March 19, 2015
The guys over at Pyramid Air have always been great about providing good information on airguns, from choosing the right gun, to maintenance, to customization. While there are a handful of good resources out there, they’re usually my first stop when I’m looking for information on the topic. In addition to their reviews, articles, and blogs, they also have a forum where people can chat and discuss pretty much all things airgun. In addition to using the site for my own, occasional research, it’s where I almost always direct people who have questions about this topic.
Why does the topic come up enough for me to mention Pyramid Air? Mostly, I suppose, because interest in hunting with airguns, and the trend in “adult” airguns has really gained some momentum in the past few years. With the press of new guns (and ammo), there has also been a surge of videos and social media posts about killing everything from squirrels and pigeons to buffalo with these things. Unfortunately, a lot of what’s shown up out there is pretty questionable, such as shooting feral hogs with .22 caliber pellet rifles.
It’s with this in mind that I was glad to see the following email in my box today.
Hunt Smart, Not Pigheaded
When hunting with airguns, it is important to remember to hunt in a humane manner. But it doesn’t end there. As members of this fast growing community, it’s up to us to educate each other – both seasoned and those new to the sport – about the proper way to hunt with airguns.
What can you do? Spread the word. Educate new airgunners on forums about the appropriate caliber needed for different sized game. Don’t forward videos or information to other airgunners that promote unsafe and/or unethical practices.
At Pyramyd Air, we monitor customer comments and don’t publish those that offer incorrect uses for airguns. In our hundreds of calls a day, we educate customers and recommend the correct product for their needs – whether its plinking, pest control or hunting. Do the airgunning community a favor, and educate yourself on a regular basis.
I think this is in line with some of the recent discussions I’ve been involved with, both here on the Hog Blog, on Facebook, and in other areas. Rather than jumping in to criticize, sometimes we’re all better served by trying to offer constructive feedback. I think it’s fair to say that most of the people who post or write objectionable things simply don’t have the benefit of knowing better. Let’s help them learn, without turning every discussion into a pissing contest.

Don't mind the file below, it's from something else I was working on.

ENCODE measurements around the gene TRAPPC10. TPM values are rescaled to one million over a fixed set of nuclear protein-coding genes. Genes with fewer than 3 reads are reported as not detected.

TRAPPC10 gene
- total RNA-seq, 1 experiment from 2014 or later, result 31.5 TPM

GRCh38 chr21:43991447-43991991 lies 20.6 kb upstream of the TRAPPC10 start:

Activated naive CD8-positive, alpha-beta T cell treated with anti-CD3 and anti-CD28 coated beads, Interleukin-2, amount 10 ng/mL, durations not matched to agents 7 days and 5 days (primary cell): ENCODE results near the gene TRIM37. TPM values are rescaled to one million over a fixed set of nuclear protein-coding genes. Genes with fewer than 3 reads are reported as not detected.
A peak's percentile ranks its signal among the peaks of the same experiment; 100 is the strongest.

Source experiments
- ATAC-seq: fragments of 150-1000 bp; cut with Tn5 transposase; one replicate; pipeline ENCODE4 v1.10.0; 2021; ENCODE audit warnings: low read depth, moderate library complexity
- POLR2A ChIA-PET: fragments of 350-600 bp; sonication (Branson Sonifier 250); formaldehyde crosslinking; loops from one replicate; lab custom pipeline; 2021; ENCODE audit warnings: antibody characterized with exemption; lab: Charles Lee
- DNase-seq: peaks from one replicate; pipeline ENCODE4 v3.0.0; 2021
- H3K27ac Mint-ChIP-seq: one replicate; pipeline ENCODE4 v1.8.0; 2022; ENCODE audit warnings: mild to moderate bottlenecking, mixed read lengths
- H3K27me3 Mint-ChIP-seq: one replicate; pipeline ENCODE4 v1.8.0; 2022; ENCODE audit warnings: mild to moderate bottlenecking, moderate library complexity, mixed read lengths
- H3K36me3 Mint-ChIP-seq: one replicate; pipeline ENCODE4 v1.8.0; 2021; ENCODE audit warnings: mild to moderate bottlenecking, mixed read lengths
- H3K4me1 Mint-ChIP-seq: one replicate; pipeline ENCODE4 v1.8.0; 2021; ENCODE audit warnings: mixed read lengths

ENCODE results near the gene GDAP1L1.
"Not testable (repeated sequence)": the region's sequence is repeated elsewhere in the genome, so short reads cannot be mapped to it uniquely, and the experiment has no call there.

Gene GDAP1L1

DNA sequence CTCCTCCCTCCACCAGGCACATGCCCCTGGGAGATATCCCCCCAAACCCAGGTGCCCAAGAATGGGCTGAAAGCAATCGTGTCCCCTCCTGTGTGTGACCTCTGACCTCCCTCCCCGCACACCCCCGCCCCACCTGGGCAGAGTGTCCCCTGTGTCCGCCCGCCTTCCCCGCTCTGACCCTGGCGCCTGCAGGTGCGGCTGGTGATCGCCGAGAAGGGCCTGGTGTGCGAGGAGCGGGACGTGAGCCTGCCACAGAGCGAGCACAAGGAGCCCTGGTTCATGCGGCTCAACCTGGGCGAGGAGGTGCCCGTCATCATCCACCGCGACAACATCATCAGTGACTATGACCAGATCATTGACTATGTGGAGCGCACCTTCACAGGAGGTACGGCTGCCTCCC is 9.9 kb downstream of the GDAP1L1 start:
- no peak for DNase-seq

August 12, 2013
This is pretty cool! In a recent press release from Crosman, I saw the exciting news that Alabama and Arizona have opened the doors for airgun hunters on multiple new species.
According to the piece, Alabama will now allow hunters using airguns .30 caliber or larger for predators, hogs, and whitetail deer. This is pretty cool news, especially in a state where much of the hunting is done at reasonably close range from stands or blinds. I’ve always thought whitetail would be the perfect game for airgun hunting, just as they are for bow hunters.
In AZ, the regulations are a little more diverse, but the news is still good for the big bore airgun enthusiast. Here’s how it breaks down, according to the Crosman article:
- Allow the take of big game animals including pronghorn, deer (mule deer and Coues whitetail), black bear, mountain lion, bighorn sheep (desert and Rocky Mountain) and javelina, but excluding bison and elk, with “big-bore” PCP air rifles .35 caliber and larger, during general (rifle) seasons.
- Allow the take of predators, including coyotes, foxes and skunks and fur-bearing animals, including bobcats, raccoons, weasels, badgers and ringtail cats withPCP air rifles .22 caliber and larger, during general (rifle) seasons.
- Small game (rabbits and squirrels), other animals including coati and Gunnison’s prairie dogs, and birds including Eurasian collared-doves, crows and upland birds (quail, grouse, partridge and pheasant) will continue to be legal for harvest during general seasons with a variety of pneumatic weapons includingPCP’s, the popular break-barrels powered by springs or gas pistons, and the venerable variable pump and CO2 charged air rifles.”
While I’m certain that controversy will continue regarding the ability of air rifles to humanely kill game animals, there’s no question that this genie is out of the bottle. Many states allow the use of airguns for nuisance species and small game, and with AZ and AL added, there are seven states which now permit the use of airguns (with specific qualifications) to hunt whitetail deer. Here in Texas, you still can’t hunt whitetails with an air rifle, but they are permitted for all non-native species and several small game animals as well.
Crosman offers a chart on their website for anyone interested in learning more about their state’s regulations on airgun hunting. It’s an interesting look at the regs across all of the states, and it is updated as of June of 2013. However, as always, I recommend verifying the regulations in your own state through the appropriate fish and game regulatory agency. Measure twice, cut once… ignorance of the law will not get you out of a hefty fine.
July 12, 2013
So, in keeping with the conversations about the big-bore air rifles (and because I don’t really have anything else particularly interesting to write about), I figured I’d share the followingvideo . These guys have been all over the place with the Benjamin Rogue .357, and have shot a lot of animals with it.
I’m still not completely sold on the approach (“well, let’s see what it will do to this critter”), but it is illuminating. At almost 60 yards, he achieves near pass-through on a red hartebeest, which is a lot bigger than a whitetail. From my slight experience with the African and Eurasian plains animals (oryx, axis, blackbuck, and fallow), these things are also pretty tough, and can tote a whack with aplomb. That says an awful lot about the capabilities of this rifle.